SINGAPORE: Starting next week, those aged 45 and above who are diagnosed with acute respiratory infection (ARI) will be tested for COVID-19, the Ministry of Health (MOH) said on Thursday (Jun 18).
This is part of the ministry’s plan to expand its testing strategy as the economy reopens, with the aim of eventually testing all patients who are diagnosed with acute respiratory infection.
The risk of severe COVID-19 infection increases from age 45, said MOH, adding that this testing strategy will progressively be extended to include more groups.
“We aim to test all individuals who are diagnosed with acute respiratory infection at first presentation to a doctor,” said MOH in a media release.
“There is clinical and scientific evidence to show that a person is most infectious right before and immediately after the start of symptoms. Testing individuals diagnosed with ARI would therefore allow us to detect infected individuals early to quickly contain further spread.”
Before this, the strategy to test those with acute respiratory infection applied to groups such as seniors 65 years old and above, healthcare workers, staff members of educational institutions, as well as students aged 13 and above.
At least six students have tested positive for COVID-19 due to the Ministry of Education’s testing of students and school employees diagnosed withacute respiratory infection.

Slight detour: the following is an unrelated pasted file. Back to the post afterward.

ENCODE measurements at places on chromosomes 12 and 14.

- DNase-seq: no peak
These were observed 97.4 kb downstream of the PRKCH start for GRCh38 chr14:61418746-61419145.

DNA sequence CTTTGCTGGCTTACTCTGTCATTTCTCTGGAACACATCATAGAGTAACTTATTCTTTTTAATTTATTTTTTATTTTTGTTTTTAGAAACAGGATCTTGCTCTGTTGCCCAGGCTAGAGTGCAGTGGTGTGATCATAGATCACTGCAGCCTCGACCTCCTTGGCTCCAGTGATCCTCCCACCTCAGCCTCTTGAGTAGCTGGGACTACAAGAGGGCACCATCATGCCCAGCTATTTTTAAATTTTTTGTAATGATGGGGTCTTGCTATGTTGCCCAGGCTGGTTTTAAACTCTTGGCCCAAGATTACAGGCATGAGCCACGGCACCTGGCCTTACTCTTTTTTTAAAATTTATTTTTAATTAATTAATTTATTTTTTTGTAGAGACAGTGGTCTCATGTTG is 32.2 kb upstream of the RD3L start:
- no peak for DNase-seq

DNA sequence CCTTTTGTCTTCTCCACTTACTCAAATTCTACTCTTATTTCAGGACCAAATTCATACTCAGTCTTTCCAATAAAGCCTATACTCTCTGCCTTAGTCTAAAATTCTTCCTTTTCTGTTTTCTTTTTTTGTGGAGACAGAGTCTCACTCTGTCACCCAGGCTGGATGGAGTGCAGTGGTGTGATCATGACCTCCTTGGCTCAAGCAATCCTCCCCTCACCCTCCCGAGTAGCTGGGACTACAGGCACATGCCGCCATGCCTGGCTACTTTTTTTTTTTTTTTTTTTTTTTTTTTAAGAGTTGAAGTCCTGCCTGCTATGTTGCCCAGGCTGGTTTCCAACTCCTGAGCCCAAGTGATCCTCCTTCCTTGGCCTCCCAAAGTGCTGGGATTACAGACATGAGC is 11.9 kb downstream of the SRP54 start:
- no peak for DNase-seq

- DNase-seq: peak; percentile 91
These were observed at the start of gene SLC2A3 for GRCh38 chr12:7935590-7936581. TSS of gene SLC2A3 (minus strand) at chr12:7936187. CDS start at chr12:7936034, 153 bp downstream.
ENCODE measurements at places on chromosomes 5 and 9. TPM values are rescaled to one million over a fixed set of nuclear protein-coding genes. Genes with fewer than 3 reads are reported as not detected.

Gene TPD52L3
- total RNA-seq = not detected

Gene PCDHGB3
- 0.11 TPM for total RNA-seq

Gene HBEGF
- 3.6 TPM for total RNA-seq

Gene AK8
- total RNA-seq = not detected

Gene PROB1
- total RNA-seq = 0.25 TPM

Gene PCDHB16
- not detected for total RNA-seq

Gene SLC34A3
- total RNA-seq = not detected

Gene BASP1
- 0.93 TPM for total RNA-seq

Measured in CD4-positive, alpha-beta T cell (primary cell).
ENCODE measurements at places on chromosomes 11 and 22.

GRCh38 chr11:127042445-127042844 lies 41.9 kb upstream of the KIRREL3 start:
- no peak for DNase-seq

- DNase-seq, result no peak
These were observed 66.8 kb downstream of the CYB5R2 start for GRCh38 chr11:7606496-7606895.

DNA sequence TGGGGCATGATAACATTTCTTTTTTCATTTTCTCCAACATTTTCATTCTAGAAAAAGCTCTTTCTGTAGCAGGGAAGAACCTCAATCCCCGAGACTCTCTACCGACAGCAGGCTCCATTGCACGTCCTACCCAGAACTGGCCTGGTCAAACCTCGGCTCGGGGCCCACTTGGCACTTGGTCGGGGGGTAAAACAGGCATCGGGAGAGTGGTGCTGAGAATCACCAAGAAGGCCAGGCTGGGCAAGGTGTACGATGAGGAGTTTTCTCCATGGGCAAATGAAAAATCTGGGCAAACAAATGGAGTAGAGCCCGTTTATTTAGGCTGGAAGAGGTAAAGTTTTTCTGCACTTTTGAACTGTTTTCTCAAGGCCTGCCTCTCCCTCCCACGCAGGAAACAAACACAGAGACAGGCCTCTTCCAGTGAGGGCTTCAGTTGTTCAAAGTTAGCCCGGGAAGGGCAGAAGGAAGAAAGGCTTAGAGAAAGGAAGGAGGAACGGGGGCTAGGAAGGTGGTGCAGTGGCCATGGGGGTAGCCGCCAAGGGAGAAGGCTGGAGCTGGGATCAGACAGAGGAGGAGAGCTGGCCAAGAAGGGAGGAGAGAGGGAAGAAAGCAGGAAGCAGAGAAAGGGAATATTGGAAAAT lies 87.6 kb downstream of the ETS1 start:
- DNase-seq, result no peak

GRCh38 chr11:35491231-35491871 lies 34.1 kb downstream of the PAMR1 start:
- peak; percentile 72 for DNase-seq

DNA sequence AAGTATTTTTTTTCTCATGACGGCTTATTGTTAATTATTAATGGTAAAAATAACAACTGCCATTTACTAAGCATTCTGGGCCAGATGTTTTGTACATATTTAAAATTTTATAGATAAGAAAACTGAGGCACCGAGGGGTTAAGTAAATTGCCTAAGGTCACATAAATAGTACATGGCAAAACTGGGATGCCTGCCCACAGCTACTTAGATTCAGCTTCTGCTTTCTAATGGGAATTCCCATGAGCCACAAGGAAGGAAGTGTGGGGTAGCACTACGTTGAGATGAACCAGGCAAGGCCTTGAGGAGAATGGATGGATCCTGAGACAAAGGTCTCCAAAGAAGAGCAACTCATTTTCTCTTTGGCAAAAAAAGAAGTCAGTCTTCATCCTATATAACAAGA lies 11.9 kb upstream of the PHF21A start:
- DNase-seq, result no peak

MOE had said the cases are not a cluster, as the students are all from different schools.
As part of Singapore’s expanding testing strategy, close contacts of confirmed COVID-19 cases will also be tested before the start of their quarantine.
“If anyone tests positive, we start contact tracing again based on this person’s activity map,” said MOH.
“In this way, we broaden the list of suspect cases, and are able to isolate them early, and stop the virus from spreading.”
Individuals with respiratory symptoms should see a doctor immediately so that they can be tested if necessary, said MOH, adding that the COVID-19 tests ordered by the doctors at polyclinics and Public Health Preparedness Clinics are fully subsidised.
MOH noted that it has started regular testing of frontline workers supporting its operations and those returning to work in the construction, marine and process sectors.
“We will continue to monitor the situation, and based on our assessment of risks, we will progressively expand our screening tests to more groups in the community,” it added.
As previously announced, more regional screening centres will also be set up to make testing more convenient.
MOH also gave an update on Thursday on the contact tracing app TraceTogether, which now has two million users.
The wearable TraceTogether tokens will be rolled out from the end of June, starting with the elderly.